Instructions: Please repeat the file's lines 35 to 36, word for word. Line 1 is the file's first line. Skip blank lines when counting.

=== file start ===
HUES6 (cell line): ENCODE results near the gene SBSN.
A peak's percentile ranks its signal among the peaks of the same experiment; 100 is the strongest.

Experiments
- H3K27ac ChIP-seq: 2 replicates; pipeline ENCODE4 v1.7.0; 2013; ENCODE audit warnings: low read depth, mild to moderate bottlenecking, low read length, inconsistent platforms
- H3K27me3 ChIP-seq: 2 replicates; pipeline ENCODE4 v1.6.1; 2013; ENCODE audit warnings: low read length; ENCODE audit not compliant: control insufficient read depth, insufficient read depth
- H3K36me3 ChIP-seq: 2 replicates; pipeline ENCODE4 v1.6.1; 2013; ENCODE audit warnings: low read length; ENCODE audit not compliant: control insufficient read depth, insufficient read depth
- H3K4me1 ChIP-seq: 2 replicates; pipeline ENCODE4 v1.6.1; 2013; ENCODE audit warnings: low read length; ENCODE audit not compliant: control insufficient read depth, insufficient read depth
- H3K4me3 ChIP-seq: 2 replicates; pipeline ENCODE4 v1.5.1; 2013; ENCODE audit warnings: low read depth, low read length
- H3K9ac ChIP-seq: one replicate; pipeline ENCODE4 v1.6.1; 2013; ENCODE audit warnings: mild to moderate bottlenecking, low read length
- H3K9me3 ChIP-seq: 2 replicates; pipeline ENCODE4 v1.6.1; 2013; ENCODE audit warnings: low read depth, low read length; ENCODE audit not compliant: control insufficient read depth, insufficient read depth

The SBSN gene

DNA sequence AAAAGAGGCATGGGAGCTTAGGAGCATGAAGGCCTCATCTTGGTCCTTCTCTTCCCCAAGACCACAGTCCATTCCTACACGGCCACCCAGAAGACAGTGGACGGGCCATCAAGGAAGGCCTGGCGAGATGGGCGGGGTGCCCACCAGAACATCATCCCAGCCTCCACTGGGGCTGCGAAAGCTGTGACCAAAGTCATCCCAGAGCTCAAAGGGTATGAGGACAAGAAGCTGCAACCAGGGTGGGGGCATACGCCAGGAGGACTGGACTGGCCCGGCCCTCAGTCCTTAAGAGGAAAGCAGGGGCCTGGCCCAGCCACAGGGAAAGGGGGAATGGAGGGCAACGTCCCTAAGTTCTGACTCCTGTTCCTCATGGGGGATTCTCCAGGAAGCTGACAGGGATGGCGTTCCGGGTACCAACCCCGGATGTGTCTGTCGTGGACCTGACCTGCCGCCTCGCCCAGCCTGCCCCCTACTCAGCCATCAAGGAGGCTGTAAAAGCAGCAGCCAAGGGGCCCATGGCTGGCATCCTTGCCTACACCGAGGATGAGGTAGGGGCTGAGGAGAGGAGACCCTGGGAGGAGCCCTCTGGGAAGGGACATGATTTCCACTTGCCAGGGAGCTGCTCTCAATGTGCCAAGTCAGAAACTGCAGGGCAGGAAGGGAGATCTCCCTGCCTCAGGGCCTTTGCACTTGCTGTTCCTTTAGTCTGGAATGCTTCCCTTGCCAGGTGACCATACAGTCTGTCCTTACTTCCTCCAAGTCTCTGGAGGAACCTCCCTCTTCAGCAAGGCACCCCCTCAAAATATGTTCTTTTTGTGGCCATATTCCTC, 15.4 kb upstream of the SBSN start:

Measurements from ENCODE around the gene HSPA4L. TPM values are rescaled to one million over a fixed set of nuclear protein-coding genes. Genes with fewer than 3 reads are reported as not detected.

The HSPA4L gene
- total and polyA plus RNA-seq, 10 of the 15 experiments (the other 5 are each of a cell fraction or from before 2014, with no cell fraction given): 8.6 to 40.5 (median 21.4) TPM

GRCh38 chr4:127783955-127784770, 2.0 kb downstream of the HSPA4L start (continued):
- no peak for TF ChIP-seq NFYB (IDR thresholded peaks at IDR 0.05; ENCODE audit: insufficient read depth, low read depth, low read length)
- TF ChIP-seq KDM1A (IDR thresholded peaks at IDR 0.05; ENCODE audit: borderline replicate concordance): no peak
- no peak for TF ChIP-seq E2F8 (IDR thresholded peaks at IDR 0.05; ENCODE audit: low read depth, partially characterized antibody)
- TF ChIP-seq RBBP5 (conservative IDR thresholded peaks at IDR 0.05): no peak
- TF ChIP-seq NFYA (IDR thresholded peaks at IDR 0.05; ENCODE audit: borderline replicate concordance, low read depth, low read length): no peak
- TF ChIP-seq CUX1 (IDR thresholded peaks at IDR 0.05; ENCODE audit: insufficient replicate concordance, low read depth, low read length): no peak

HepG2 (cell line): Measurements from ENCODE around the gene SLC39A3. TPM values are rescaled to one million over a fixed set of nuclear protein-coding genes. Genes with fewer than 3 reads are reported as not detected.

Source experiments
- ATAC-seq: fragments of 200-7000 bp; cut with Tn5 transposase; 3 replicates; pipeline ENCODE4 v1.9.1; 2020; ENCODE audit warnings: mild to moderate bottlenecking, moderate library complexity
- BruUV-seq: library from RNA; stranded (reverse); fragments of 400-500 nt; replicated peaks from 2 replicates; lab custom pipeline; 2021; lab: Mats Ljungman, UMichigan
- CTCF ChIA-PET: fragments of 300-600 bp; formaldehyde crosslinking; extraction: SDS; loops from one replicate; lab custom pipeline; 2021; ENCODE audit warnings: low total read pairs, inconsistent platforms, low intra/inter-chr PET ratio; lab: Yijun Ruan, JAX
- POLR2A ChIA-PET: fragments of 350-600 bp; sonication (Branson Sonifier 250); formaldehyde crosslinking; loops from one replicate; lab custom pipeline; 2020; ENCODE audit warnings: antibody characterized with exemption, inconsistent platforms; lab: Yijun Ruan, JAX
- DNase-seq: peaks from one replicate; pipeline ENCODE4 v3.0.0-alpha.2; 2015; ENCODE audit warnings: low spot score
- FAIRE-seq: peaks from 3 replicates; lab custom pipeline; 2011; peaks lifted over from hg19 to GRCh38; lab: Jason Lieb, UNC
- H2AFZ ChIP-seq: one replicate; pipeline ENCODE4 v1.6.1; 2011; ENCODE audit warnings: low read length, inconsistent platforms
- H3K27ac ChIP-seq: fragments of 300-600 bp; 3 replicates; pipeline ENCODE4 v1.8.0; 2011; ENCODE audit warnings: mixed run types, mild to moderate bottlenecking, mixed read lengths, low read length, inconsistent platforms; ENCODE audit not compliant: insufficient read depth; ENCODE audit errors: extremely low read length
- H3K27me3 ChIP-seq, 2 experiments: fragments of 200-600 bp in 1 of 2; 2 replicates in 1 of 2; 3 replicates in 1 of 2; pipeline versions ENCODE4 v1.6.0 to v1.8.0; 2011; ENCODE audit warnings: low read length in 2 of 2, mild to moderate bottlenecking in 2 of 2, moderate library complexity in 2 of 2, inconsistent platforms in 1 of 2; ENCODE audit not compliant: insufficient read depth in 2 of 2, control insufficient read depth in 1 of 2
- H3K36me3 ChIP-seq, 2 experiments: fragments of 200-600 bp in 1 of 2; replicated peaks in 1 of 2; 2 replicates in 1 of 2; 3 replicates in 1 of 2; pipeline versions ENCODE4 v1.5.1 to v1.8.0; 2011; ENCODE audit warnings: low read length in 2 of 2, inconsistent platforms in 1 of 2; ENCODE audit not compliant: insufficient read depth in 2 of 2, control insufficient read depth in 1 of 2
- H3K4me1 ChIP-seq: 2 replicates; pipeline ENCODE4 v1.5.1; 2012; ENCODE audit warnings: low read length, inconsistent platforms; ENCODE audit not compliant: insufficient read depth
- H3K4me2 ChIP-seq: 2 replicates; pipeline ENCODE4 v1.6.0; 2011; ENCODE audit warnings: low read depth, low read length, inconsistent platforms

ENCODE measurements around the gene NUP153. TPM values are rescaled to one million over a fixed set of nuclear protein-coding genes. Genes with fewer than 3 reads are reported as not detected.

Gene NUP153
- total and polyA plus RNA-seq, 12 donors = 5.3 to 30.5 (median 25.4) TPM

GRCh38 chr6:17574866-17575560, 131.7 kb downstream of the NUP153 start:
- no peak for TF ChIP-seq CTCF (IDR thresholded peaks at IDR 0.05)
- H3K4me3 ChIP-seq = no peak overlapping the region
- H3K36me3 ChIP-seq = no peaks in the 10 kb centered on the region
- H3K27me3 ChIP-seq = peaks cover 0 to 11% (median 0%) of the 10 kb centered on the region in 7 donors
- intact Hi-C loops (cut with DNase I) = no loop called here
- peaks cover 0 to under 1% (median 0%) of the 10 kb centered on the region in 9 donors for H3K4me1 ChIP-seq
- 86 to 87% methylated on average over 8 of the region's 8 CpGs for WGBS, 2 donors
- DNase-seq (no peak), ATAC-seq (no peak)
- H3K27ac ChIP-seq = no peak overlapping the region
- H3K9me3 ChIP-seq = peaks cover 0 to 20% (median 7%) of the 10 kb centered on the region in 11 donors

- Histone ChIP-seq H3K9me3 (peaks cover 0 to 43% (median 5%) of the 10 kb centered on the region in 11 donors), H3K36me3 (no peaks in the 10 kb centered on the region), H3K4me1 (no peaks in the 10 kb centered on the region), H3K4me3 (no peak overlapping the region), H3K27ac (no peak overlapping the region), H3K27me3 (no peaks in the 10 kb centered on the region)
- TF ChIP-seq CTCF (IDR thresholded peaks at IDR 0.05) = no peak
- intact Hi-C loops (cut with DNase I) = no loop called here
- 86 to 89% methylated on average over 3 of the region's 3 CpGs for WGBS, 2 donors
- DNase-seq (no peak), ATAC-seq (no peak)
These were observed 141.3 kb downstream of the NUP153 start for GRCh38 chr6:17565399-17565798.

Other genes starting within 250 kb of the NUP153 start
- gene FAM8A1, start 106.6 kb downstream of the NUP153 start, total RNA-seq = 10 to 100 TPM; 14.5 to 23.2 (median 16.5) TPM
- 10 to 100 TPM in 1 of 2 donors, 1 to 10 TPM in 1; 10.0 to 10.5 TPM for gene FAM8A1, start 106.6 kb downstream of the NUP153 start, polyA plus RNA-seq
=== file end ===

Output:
- H3K4me1 ChIP-seq: 2 replicates; pipeline ENCODE4 v1.5.1; 2012; ENCODE audit warnings: low read length, inconsistent platforms; ENCODE audit not compliant: insufficient read depth
- H3K4me2 ChIP-seq: 2 replicates; pipeline ENCODE4 v1.6.0; 2011; ENCODE audit warnings: low read depth, low read length, inconsistent platforms